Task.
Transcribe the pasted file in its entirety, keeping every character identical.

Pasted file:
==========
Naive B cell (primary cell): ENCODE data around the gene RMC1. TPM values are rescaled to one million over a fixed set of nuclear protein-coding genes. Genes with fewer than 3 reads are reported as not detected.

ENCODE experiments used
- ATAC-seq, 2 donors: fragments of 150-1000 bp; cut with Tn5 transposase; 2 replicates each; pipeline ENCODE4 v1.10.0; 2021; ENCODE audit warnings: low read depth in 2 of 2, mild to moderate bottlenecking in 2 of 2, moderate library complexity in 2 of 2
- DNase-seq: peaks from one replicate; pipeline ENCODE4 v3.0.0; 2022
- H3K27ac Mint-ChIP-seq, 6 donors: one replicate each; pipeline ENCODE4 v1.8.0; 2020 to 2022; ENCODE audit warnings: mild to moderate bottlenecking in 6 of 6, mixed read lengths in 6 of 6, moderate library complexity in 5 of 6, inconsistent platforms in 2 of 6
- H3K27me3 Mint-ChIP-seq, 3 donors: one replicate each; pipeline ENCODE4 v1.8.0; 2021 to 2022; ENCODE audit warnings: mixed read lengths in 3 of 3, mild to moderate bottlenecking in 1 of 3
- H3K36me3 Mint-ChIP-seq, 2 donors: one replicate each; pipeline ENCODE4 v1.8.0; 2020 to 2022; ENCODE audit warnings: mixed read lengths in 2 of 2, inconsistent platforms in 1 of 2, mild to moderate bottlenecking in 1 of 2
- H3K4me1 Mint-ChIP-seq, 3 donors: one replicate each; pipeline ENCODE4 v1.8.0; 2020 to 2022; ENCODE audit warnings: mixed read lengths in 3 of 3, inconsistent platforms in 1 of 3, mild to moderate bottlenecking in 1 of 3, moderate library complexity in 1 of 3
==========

Naive B cell (primary cell): ENCODE data around the gene RMC1. TPM values are rescaled to one million over a fixed set of nuclear protein-coding genes. Genes with fewer than 3 reads are reported as not detected.

ENCODE experiments used
- ATAC-seq, 2 donors: fragments of 150-1000 bp; cut with Tn5 transposase; 2 replicates each; pipeline ENCODE4 v1.10.0; 2021; ENCODE audit warnings: low read depth in 2 of 2, mild to moderate bottlenecking in 2 of 2, moderate library complexity in 2 of 2
- DNase-seq: peaks from one replicate; pipeline ENCODE4 v3.0.0; 2022
- H3K27ac Mint-ChIP-seq, 6 donors: one replicate each; pipeline ENCODE4 v1.8.0; 2020 to 2022; ENCODE audit warnings: mild to moderate bottlenecking in 6 of 6, mixed read lengths in 6 of 6, moderate library complexity in 5 of 6, inconsistent platforms in 2 of 6
- H3K27me3 Mint-ChIP-seq, 3 donors: one replicate each; pipeline ENCODE4 v1.8.0; 2021 to 2022; ENCODE audit warnings: mixed read lengths in 3 of 3, mild to moderate bottlenecking in 1 of 3
- H3K36me3 Mint-ChIP-seq, 2 donors: one replicate each; pipeline ENCODE4 v1.8.0; 2020 to 2022; ENCODE audit warnings: mixed read lengths in 2 of 2, inconsistent platforms in 1 of 2, mild to moderate bottlenecking in 1 of 2
- H3K4me1 Mint-ChIP-seq, 3 donors: one replicate each; pipeline ENCODE4 v1.8.0; 2020 to 2022; ENCODE audit warnings: mixed read lengths in 3 of 3, inconsistent platforms in 1 of 3, mild to moderate bottlenecking in 1 of 3, moderate library complexity in 1 of 3